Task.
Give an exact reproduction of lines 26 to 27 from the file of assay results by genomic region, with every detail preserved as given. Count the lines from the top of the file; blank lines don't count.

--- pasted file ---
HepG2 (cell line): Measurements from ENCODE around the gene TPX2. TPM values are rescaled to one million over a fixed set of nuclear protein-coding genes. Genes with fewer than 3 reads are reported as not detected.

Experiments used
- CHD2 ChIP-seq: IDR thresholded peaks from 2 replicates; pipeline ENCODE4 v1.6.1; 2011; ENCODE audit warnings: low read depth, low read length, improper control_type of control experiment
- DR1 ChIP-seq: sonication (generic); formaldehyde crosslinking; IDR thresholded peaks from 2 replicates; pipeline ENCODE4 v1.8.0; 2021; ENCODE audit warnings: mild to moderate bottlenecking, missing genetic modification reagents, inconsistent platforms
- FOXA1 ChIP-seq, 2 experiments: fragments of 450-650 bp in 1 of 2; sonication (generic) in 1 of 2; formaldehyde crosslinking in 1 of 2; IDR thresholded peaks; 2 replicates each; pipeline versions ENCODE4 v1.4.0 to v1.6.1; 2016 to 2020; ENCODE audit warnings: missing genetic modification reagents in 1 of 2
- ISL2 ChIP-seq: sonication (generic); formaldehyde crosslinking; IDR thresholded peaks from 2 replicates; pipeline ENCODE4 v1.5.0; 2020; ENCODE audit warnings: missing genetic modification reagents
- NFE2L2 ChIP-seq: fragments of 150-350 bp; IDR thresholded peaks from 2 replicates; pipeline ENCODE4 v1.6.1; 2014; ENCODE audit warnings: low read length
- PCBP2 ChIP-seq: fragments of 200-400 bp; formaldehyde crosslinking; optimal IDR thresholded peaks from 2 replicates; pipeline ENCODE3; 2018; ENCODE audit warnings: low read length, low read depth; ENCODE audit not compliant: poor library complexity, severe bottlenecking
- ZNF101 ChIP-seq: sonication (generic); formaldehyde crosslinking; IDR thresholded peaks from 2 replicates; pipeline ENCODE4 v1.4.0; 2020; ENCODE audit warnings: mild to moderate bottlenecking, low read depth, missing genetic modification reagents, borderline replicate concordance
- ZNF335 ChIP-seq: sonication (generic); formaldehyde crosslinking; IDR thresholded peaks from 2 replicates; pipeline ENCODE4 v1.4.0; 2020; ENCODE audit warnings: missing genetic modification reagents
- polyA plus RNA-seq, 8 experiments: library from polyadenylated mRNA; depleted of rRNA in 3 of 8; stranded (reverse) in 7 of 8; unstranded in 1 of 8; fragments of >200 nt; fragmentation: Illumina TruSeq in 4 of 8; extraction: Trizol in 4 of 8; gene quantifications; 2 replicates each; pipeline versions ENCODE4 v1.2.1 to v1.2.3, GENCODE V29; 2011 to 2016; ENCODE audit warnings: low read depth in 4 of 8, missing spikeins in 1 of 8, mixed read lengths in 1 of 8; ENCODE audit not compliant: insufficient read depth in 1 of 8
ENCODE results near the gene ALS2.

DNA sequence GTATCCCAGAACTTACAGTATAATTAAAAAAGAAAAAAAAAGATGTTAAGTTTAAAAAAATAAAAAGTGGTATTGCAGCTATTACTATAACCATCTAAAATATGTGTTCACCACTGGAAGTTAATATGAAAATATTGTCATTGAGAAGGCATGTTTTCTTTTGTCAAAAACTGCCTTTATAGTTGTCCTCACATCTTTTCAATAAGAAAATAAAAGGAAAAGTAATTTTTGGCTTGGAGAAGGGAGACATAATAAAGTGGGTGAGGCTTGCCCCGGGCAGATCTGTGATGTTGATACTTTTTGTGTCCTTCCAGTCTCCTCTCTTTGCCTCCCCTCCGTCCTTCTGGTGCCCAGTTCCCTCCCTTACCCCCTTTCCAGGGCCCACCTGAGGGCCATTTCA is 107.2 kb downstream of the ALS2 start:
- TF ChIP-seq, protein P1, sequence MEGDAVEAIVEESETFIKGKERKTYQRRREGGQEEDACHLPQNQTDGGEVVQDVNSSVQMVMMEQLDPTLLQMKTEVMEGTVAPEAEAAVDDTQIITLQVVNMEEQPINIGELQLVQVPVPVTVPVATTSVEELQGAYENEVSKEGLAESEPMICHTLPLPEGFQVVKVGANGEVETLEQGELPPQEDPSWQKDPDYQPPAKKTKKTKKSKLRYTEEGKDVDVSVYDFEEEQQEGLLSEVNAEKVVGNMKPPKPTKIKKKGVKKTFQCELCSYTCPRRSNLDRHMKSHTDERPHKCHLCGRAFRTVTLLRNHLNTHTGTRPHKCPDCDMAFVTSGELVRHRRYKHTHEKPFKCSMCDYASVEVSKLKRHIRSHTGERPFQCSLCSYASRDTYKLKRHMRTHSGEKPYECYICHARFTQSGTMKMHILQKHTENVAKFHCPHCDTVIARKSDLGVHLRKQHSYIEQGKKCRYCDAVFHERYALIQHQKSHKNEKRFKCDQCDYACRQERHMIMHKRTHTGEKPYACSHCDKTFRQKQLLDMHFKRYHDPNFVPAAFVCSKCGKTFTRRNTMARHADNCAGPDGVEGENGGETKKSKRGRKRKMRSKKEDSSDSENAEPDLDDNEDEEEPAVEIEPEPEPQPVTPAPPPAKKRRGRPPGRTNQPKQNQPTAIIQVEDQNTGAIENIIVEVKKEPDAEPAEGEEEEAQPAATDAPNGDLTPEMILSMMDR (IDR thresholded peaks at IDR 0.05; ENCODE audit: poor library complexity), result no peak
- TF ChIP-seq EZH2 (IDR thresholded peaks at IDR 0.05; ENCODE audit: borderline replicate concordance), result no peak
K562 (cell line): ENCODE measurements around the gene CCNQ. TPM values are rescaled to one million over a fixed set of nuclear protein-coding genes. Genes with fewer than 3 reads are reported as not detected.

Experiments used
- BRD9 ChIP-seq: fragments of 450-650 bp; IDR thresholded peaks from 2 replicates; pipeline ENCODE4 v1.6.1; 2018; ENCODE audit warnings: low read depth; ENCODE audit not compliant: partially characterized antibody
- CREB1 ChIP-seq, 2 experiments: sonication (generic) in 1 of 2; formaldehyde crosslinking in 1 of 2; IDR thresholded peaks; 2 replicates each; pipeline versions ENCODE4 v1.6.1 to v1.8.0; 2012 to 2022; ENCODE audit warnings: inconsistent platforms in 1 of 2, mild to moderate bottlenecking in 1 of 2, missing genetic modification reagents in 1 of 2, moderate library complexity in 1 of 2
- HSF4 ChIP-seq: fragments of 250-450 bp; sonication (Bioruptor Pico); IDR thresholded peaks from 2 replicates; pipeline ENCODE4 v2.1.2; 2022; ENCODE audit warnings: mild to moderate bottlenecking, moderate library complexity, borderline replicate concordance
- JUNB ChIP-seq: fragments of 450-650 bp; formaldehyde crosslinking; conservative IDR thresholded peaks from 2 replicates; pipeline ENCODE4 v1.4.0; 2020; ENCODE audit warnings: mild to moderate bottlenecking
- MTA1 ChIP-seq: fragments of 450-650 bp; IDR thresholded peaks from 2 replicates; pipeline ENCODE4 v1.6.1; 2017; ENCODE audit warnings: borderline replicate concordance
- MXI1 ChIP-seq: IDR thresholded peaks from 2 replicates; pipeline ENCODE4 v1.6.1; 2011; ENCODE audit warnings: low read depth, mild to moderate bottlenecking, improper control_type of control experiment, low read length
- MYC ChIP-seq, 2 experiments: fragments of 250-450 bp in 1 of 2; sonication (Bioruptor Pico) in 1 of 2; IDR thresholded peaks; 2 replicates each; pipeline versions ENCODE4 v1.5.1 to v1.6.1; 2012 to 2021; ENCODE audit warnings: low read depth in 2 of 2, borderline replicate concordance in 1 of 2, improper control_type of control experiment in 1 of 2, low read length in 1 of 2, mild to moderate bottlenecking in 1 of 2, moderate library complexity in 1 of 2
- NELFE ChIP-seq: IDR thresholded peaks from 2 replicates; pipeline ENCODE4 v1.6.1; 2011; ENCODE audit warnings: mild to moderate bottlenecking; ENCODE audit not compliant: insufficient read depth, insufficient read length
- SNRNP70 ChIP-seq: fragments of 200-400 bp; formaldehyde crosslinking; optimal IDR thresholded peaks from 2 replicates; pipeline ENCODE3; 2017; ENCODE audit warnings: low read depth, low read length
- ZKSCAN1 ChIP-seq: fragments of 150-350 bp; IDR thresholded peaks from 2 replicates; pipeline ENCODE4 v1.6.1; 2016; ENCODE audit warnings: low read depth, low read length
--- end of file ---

- SNRNP70 ChIP-seq: fragments of 200-400 bp; formaldehyde crosslinking; optimal IDR thresholded peaks from 2 replicates; pipeline ENCODE3; 2017; ENCODE audit warnings: low read depth, low read length
- ZKSCAN1 ChIP-seq: fragments of 150-350 bp; IDR thresholded peaks from 2 replicates; pipeline ENCODE4 v1.6.1; 2016; ENCODE audit warnings: low read depth, low read length